WWF WrestleMania XI
by Scrooge McSuck
- I should be beating my head against the wall for deciding to review every WrestleMania (except 21), but I've invested too much time at this point to give up now. WrestleMania XI has always been my least favorite to sit through, with such a depleted roster that they were only able to book 7 matches, and one of them included a retired football player! On top of that, they bring in a retard to sing the National Anthem. No offense to the handicapped, but come on... couldn't they have sprung for Stevie Wonder or someone else to try and milk 10 more buys?
- Live from the Hartford Civic Center in Hartford, Connecticut on April 2nd, 1995 and it's one of the most boring looking sets for a WrestleMania ever. Also, for some reason there's a gaggle of photographers at ringside who constantly are in the way of spots outside of the ring. Oh yeah, commentary is handled by the duo of Vince McMahon and Jerry Lawler. Jim Ross is handling interviews in the aisles. Celebrity guests include Pamela Anderson (when she was still famous), Jenna McCarthy (when she was kinda famous), Jonathon Taylor Thomas (before he vanished from the face of the earth), and Nicholas Tuturro from NYPD. Also we have Salt N Peppa singing something. Early WrestleMania reports promoted some group called Fishbone or something to sing the national anthem, but that was scrapted about a week later.
- The Allied Powers vs. The Blu Brothers (w/ Uncle Zebekiah):
(Lex Luger & The British Bulldog vs. Jacob & Eli Blu)
You open WrestleMania with THIS dog shit of a match?! No backstory either. It's a sad day in wrestling when THE FUCKING HARRIS BROTHERS get a spot on a WrestleMania that only features 7 matches. This is the debut of Luger and Bulldog as a tag team, and they also have a new theme music that combined their previous ones. Bad match all around, since Luger isn't much of a tag wrestler, the Twins of Suck are what the name I gave them suggests, and Davey Boy was way too far into his career to be able to carry a match with this much suck in it. Everything limps along at the pace of a snail until the Allied Powers don't take the fall to one of the evil Twin Switches, and Davey Boy comes off the top rope with a sunset flip on Blu Brother #2 for the three count at 6:36. At least this was short, I guess. After the match, Jim Ross tries to get an interview from the losing team. As if anyone wants to hear them talk. I said it before and I'll say it again... what a way to open WrestleMania! (1/4*)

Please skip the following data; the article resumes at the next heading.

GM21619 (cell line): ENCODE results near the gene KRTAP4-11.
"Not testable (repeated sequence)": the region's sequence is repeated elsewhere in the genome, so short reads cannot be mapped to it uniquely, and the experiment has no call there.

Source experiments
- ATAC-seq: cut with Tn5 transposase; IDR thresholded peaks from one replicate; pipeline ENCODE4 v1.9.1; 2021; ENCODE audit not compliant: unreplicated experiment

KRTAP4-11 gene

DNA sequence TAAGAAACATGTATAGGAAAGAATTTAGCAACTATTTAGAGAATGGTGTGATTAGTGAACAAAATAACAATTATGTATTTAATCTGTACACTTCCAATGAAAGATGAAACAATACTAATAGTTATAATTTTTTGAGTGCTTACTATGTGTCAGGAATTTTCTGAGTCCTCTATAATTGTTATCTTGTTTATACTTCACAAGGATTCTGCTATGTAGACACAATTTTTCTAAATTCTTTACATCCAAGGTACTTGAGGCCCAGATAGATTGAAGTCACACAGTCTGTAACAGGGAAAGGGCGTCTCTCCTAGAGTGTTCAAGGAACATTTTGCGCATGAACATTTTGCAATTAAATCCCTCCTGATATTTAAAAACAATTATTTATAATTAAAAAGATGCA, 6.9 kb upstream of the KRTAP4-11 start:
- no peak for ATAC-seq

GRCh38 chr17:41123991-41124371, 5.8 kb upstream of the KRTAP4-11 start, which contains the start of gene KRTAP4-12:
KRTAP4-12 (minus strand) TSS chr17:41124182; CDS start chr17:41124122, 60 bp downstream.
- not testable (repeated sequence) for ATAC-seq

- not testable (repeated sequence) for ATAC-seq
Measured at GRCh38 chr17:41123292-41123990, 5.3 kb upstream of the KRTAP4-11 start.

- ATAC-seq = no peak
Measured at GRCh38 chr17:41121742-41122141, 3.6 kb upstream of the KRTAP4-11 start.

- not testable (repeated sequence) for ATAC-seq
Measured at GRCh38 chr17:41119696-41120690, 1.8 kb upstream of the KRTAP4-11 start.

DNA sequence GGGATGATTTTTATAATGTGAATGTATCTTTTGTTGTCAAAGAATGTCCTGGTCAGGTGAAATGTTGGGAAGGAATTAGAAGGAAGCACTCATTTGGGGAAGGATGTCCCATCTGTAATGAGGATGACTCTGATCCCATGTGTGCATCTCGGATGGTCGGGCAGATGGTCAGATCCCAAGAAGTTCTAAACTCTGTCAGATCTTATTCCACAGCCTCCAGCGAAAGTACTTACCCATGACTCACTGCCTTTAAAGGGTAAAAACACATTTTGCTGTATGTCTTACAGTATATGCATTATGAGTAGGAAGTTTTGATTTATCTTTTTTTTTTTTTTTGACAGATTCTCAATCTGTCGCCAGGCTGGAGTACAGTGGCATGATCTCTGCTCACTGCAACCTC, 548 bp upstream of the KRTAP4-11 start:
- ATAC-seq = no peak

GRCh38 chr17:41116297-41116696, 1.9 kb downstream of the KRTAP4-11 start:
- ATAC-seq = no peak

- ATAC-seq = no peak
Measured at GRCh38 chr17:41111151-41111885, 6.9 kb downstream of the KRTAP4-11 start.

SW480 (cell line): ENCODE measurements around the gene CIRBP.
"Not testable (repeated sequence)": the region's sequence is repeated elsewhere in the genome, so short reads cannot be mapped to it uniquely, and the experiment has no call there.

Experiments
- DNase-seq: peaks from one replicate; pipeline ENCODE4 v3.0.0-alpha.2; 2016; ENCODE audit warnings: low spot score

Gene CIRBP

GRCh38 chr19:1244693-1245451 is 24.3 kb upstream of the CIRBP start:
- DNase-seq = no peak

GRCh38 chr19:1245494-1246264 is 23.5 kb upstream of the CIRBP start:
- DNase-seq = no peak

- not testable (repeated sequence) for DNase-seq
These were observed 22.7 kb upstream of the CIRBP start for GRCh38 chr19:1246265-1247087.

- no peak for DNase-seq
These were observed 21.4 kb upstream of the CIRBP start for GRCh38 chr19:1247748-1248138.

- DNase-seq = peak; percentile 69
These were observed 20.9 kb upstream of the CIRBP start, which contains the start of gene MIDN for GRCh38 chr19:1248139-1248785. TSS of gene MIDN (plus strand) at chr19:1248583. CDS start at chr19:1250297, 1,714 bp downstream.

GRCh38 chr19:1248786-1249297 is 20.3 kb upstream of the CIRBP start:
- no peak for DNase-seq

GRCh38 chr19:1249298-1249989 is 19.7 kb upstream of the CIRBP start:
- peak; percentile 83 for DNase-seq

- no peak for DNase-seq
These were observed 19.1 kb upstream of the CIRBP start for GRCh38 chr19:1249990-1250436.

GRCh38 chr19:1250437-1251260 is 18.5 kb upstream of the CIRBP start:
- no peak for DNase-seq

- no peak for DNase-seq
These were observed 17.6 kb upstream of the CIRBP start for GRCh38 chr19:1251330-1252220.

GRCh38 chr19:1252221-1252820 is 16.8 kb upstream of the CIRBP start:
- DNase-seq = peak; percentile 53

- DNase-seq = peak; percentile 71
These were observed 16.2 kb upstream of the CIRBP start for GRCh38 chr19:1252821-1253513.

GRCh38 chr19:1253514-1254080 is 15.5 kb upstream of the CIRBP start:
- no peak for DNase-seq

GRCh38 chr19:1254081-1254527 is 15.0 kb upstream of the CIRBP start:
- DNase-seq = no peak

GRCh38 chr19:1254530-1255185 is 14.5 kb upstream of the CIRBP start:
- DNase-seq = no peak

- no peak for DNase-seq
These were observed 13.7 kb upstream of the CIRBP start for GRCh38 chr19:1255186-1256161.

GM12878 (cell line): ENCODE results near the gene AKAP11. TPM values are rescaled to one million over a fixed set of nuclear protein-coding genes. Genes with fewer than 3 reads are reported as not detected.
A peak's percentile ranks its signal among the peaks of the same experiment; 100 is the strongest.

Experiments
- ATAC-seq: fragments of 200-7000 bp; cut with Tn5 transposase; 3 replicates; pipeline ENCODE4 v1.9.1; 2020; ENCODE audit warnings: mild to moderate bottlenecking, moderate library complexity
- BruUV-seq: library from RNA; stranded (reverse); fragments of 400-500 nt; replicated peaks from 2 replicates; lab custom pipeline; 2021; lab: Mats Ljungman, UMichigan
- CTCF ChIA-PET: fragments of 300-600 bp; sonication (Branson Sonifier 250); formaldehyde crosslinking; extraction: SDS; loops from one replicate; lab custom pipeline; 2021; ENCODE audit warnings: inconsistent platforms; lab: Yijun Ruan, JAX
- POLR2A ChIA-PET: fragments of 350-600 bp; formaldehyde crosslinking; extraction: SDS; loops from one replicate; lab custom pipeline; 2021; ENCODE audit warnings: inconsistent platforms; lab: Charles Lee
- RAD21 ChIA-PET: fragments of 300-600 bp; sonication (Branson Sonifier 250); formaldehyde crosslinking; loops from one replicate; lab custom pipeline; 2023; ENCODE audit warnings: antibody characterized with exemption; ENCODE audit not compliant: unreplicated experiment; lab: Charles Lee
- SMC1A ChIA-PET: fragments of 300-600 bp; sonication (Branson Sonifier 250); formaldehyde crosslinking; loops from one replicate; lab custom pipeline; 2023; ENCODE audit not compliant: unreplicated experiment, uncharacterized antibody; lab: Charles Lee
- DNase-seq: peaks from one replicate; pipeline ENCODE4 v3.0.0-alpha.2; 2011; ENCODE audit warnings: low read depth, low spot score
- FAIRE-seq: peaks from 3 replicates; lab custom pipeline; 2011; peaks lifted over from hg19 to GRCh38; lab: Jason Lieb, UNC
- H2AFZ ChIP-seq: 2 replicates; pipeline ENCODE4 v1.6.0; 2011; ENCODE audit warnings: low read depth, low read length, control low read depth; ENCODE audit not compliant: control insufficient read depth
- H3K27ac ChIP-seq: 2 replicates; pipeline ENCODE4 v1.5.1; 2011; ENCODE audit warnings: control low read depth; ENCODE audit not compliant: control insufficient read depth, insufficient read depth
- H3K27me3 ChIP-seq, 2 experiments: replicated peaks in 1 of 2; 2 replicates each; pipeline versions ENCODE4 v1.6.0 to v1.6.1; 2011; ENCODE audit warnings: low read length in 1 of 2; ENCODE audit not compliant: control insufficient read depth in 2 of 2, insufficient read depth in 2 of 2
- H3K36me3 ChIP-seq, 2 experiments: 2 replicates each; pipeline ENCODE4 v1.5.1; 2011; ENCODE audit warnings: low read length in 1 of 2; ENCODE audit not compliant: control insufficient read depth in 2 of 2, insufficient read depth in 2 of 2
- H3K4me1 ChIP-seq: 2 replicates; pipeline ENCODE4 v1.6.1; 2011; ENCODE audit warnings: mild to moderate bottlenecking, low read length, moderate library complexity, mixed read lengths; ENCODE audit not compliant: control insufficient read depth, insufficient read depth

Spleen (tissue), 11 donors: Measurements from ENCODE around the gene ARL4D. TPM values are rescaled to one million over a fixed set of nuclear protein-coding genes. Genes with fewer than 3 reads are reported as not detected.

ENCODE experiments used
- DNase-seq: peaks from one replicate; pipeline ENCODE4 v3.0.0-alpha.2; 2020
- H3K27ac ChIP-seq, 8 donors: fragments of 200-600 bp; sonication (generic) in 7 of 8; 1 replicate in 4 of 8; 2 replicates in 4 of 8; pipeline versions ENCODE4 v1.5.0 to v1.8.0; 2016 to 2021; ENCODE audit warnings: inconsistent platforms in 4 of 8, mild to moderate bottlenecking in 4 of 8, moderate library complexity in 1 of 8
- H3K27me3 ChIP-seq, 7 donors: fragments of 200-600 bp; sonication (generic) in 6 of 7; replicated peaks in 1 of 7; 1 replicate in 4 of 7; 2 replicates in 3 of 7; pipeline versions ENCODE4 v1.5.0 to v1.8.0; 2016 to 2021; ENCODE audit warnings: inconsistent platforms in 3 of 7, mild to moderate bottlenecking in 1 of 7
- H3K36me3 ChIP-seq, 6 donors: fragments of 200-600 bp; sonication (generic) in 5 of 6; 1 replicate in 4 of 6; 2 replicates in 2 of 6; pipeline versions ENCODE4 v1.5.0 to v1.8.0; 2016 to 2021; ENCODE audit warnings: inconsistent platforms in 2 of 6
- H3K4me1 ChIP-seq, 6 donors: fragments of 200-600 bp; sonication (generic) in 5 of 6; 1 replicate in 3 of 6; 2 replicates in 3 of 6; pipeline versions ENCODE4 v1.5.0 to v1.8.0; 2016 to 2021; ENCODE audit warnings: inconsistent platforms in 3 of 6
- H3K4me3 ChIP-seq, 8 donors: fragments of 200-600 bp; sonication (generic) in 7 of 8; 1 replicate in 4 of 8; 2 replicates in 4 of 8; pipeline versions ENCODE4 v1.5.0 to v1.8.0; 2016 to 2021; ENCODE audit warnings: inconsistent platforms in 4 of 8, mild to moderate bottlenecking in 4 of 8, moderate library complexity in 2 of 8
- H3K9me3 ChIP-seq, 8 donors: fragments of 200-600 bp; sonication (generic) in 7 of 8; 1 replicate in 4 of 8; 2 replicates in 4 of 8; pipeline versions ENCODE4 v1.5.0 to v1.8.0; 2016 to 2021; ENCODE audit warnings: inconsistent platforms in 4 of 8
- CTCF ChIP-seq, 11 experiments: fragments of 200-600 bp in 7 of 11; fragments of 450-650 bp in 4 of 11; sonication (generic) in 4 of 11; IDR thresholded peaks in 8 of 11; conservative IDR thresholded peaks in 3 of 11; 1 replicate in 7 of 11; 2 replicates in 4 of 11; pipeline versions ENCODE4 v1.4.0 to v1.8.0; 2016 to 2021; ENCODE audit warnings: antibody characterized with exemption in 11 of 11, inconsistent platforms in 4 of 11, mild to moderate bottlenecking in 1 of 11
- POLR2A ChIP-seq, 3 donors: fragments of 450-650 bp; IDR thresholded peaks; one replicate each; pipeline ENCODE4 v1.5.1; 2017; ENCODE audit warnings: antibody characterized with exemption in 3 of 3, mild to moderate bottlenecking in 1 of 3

- WWF Intercontinental Championship Match:
"Double J" Jeff Jarrett © (w/ The Roadie) vs. Razor Ramon (w/ The 1-2-3 Kid):
Some minor backstory to this one: Jeff Jarrett took on the Roadie to be his... well, Roadie, but he did more than make sure Jarrett' microphone worked. At the 1995 Royal Rumble, the Roadie inserted himself into the Razor/Jarrett title match, clipping the knee of Razor, which eventually lead to Jarrett winning the belt with an ugly roll-up. I should note that before Jarrett was paired up with the Roadie, he was heatless. I'm talking Randy Orton in 2004 heatless. Dave Batista in 2002 heatless. Shane Douglas in 1991 heatless. I think I made my point... anyway, this is much better than the opener, but still, it's a barely motivated Scott Hall and JEFF JARRETT. You figure out how good this one is. All signs points to Ramon regaining the title for a third time (or did he win it for a 2 day period already at this point?), but the Roadie interferes before the Razor's Edge can be performed, and that's a lame Disqualification in favor of the Bad Guy at 13:32. If that was the finish they were going for, Jarrett working over Razor's leg all match sure was fucking pointless. After the match, The bad guys double team the babyfaces, but not before the Kid kicks Jarrett in the nose, busting his nose in the process. That's what you get for trying to be the Honkytonk Man! (**)